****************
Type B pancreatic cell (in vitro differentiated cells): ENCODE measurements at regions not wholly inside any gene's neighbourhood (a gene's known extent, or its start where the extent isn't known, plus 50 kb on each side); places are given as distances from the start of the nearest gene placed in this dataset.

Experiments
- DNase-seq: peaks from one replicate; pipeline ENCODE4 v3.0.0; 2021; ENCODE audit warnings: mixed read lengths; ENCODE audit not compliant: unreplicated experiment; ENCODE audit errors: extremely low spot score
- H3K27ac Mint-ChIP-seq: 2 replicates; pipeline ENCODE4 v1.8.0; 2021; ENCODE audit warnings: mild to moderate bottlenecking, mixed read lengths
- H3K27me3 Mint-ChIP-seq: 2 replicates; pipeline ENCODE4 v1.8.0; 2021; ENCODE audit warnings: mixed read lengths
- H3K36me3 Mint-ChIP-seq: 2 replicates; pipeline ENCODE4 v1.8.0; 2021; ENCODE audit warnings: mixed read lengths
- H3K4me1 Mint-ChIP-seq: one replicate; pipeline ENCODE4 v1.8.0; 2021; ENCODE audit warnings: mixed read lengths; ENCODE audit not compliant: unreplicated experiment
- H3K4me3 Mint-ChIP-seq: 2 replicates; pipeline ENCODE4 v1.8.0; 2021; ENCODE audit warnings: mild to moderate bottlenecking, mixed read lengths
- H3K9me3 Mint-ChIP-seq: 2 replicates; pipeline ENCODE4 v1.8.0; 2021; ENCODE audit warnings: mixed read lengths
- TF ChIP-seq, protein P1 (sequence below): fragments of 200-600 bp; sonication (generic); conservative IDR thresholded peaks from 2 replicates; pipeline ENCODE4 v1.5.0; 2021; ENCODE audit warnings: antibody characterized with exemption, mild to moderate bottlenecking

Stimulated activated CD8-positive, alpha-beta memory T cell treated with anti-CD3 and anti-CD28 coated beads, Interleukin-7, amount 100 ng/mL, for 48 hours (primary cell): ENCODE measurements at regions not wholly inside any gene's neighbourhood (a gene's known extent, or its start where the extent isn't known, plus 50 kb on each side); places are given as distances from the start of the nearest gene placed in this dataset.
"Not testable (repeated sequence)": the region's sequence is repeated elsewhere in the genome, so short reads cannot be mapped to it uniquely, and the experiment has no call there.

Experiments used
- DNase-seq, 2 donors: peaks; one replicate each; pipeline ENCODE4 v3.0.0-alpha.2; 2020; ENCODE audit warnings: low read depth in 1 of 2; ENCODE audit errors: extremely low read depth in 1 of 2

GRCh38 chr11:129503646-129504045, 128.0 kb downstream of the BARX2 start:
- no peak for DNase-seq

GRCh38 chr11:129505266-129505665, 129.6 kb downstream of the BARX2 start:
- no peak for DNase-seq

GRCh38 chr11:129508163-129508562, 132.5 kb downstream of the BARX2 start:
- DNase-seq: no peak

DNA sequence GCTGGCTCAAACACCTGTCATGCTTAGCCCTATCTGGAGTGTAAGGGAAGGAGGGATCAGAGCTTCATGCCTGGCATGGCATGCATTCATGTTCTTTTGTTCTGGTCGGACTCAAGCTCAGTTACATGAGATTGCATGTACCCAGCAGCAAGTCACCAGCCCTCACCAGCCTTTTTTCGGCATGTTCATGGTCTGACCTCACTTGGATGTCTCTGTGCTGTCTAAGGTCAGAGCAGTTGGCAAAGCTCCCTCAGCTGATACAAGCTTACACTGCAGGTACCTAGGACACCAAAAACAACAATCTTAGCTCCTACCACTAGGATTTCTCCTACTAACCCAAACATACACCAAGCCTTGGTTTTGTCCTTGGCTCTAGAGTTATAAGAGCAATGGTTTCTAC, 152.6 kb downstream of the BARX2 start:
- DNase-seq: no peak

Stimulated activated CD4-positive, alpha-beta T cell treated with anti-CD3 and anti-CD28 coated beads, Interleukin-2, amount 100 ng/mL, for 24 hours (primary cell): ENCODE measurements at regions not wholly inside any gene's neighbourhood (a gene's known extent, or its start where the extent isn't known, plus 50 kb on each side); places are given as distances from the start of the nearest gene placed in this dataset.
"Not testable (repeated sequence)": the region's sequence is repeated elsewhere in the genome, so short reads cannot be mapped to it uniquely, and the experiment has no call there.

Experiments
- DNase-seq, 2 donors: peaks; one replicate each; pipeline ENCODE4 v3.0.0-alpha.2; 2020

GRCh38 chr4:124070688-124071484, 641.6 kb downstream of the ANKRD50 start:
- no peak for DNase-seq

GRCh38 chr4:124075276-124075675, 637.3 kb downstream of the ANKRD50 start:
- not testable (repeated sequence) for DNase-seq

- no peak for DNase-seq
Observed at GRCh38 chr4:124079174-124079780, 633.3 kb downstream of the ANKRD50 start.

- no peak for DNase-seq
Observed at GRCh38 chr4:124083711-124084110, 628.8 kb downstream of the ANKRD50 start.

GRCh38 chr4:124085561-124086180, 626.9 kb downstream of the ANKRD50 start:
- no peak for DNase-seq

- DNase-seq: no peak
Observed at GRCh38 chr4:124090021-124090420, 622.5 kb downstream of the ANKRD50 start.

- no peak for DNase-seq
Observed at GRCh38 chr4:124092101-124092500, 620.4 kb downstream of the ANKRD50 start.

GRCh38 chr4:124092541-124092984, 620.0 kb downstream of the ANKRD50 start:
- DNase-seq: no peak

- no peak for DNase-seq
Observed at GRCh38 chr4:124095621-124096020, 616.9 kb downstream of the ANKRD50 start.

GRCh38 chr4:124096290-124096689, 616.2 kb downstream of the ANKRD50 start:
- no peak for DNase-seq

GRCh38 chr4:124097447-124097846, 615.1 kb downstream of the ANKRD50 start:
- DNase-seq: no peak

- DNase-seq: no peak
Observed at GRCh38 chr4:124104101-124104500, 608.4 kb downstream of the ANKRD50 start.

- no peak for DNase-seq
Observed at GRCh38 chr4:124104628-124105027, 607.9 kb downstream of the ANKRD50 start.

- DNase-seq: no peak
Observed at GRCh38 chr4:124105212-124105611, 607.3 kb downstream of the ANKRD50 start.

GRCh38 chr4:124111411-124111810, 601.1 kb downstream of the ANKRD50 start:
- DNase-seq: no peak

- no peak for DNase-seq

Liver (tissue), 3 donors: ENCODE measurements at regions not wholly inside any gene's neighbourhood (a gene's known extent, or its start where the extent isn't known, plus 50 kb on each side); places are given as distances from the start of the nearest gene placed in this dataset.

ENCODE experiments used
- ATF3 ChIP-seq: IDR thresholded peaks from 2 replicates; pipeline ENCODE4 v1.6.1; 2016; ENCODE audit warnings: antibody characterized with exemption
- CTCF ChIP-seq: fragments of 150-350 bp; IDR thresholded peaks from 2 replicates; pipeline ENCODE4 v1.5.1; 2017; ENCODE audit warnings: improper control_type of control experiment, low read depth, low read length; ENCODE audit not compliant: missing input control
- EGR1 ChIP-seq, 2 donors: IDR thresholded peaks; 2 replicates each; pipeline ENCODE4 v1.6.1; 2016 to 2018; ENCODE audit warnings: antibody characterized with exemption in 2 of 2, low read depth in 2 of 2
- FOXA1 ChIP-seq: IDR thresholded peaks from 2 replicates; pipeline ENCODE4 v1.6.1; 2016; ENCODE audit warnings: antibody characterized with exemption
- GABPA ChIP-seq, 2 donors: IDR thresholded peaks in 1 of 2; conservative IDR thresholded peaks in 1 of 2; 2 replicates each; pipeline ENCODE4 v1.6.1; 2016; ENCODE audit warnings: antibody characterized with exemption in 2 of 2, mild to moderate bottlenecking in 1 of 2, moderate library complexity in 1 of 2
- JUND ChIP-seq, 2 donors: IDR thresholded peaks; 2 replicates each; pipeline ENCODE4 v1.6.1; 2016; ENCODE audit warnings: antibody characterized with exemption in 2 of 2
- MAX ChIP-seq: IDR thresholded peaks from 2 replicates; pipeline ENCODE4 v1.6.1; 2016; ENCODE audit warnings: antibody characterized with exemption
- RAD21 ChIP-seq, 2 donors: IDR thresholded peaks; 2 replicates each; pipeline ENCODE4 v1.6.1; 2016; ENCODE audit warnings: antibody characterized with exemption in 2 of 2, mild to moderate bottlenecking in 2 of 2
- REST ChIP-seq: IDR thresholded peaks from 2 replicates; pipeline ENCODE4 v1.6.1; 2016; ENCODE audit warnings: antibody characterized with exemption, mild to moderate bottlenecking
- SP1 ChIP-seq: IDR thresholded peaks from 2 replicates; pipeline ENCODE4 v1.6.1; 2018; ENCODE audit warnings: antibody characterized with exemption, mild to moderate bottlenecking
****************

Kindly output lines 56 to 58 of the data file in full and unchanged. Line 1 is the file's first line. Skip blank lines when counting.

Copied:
- DNase-seq: no peak

- no peak for DNase-seq

Liver (tissue), 3 donors: ENCODE measurements at regions not wholly inside any gene's neighbourhood (a gene's known extent, or its start where the extent isn't known, plus 50 kb on each side); places are given as distances from the start of the nearest gene placed in this dataset.